Why are tar and gzip almost always used together, and not just gzip? Is there any advantage to that method?


TAR creates a single archived file out of many files, but does not compress them.

Format Details

A tar file is the concatenation of one or more files. Each file is preceded by a 512-byte header record. The file data is written unaltered except that its length is rounded up to a multiple of 512 bytes and the extra space is zero filled. The end of an archive is marked by at least two consecutive zero-filled records.

GZIP compresses a single file into another single file, but does not create archives.

File Format

...Although its file format also allows for multiple such streams to be concatenated (zipped files are simply decompressed concatenated as if they were originally one file), gzip is normally used to compress just single files.[4] Compressed archives are typically created by assembling collections of files into a single tar archive, and then compressing that archive with gzip.

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    There is no such thing as a "tgz" file. It is a tar.gz. The job of gzip is to zip or unzip its content (in this case, a tar archive.) Then you unarchive it with tar. It is typical Unix pipelining philosophy, and thus hardly unique. – luis.espinal Mar 2 '11 at 11:00
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    No, .tar.gz isn't unique: .tar.bz2, .cpio.gz, etc. work the same way. – user46971 Mar 2 '11 at 13:55
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    @user36310 I know what you mean in principle, but in practice the tools let you extract a single file. tar -xzvf tarball.tar.gz single/file.txt. Behind the scenes it needs to do some extra work but for appearances it extracts a single file. – Rich Homolka Mar 2 '11 at 18:44
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    Make that "a lot of extra work" if the file is at the end of a large archive. Clearly, if you need random access, zip/rar/xar/7z/lzh/arj/cab/sit etc. are superior formats. – LaC Apr 20 '11 at 11:19
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    To be precise, a .tar.* compressed archive is always “solid”, ie. consists of a single compressed stream. A .zip archive on the other hand is not solid at all, the compression algorithm is started anew for each file. It sacrifices compression efficiency to speed up random access. .7z archives can be solid, non-solid or to have solid blocks. – Daniel B May 28 '16 at 19:32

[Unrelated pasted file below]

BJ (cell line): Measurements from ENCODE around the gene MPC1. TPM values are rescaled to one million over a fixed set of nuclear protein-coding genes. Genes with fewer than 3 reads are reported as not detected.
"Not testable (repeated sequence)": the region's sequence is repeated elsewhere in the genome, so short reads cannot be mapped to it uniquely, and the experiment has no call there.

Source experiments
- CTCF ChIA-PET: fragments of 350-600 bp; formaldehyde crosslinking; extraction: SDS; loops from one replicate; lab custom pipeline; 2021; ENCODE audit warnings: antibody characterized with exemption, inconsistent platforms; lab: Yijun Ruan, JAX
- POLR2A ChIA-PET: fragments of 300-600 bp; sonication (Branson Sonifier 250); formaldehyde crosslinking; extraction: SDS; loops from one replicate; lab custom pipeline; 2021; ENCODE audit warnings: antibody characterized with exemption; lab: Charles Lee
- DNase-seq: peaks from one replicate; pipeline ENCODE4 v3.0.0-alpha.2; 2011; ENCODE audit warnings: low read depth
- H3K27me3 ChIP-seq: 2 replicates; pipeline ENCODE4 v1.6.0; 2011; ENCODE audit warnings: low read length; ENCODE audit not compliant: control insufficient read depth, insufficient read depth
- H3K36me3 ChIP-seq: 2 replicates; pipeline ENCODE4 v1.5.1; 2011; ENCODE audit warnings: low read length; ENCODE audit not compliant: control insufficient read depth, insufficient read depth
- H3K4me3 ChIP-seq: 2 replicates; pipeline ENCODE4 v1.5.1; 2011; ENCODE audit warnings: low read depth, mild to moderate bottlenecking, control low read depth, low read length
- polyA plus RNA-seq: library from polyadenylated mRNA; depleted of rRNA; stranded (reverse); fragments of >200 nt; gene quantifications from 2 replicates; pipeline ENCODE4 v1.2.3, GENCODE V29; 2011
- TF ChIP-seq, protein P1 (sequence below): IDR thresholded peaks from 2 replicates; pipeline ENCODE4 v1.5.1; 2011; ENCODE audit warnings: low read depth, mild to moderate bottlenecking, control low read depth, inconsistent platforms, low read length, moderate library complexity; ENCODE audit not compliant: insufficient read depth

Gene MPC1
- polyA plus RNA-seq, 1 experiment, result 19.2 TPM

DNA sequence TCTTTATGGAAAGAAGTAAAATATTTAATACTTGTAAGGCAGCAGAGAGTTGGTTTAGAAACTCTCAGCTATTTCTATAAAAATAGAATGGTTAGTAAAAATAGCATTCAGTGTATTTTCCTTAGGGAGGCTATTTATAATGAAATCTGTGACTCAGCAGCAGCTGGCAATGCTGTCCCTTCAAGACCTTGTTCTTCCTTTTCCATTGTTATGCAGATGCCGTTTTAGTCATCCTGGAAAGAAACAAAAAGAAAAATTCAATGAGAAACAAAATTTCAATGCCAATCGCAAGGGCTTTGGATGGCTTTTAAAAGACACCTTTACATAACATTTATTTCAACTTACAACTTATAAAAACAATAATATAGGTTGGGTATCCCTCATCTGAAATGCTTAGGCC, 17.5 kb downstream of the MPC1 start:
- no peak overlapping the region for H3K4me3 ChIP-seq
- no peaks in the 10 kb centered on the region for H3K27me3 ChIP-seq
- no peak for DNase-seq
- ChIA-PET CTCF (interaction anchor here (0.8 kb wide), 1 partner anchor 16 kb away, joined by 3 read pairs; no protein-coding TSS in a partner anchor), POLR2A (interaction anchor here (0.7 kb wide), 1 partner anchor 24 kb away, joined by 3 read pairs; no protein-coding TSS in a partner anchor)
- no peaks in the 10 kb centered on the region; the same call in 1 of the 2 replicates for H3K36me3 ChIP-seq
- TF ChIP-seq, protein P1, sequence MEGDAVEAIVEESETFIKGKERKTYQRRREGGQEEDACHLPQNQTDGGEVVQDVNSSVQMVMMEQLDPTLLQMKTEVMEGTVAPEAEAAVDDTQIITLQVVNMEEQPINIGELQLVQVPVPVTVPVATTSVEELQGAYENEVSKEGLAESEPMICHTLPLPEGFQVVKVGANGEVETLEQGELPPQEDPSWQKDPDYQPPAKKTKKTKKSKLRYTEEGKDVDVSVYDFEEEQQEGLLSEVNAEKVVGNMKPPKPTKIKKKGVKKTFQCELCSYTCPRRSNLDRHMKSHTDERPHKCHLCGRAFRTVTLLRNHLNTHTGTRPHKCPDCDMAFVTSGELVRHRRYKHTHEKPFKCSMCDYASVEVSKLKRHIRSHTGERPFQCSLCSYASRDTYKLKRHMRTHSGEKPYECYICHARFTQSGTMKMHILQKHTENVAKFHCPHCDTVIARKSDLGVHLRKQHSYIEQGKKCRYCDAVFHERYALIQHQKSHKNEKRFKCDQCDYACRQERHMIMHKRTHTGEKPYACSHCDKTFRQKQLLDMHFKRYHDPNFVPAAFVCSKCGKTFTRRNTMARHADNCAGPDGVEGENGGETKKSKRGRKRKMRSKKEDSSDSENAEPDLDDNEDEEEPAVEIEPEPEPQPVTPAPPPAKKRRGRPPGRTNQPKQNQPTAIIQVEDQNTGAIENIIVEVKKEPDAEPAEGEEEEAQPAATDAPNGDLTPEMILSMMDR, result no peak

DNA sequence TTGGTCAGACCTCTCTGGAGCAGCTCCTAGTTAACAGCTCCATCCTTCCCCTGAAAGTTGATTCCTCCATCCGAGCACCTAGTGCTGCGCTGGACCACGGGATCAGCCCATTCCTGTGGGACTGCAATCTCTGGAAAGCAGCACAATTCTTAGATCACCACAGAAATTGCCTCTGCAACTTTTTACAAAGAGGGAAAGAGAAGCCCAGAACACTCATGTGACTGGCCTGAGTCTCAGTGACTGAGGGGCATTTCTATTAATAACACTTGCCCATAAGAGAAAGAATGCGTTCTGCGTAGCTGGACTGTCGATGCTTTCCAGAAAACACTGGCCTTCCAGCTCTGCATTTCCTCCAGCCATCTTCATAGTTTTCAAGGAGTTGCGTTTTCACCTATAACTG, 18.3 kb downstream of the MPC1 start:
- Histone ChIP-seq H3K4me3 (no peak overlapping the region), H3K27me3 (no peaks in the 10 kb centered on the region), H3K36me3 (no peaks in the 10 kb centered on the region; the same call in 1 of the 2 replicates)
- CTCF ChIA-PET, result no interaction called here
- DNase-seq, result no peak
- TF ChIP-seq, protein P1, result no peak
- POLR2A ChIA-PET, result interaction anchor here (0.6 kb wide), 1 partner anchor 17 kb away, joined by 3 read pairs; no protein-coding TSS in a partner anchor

Gzip / Bzip2 are stream compressors. They compress a stream of data into something smaller. They could be used on individual files, but not on groups of files on their own.

Tar on the other hand has the ability to turn a list of files, with paths, permissions and ownership information, into a single continuous stream - and vice versa.

That's why, to archive files (and if one needs compression as well), one usually uses tar + some compression method.

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Tar is in charge of doing one and only one thing well: (un)archiving into(out of) a single archive file. Of what? Of one and only one thing: a set of files.

Gzip is in charge of doing one and only one thing well: (un)compressing. Of what? Of one thing and one thing only: a single file of any type... and that includes a file created with tar.

It goes back to the UNIX philosophy of pipelining, the underlying "pipe and filters" architecture ; the treatment of everything as a file and the sound architectural goal of "one-thing-does-one-thing-only-and-does-it-well" (which results in a very elegant and simple plug-n-play of sorts.)

In its simplicity, it is almost algebraic in nature (a hefty goal in systems design). And that is no easy feat.

In many ways (and not without its flaws), this is almost a pinnacle in composability, modularity, loose coupling and high cohesion. If you understand these four (and I mean really understand), you understand, it will be obvious why tar and gzip work like that in pairs.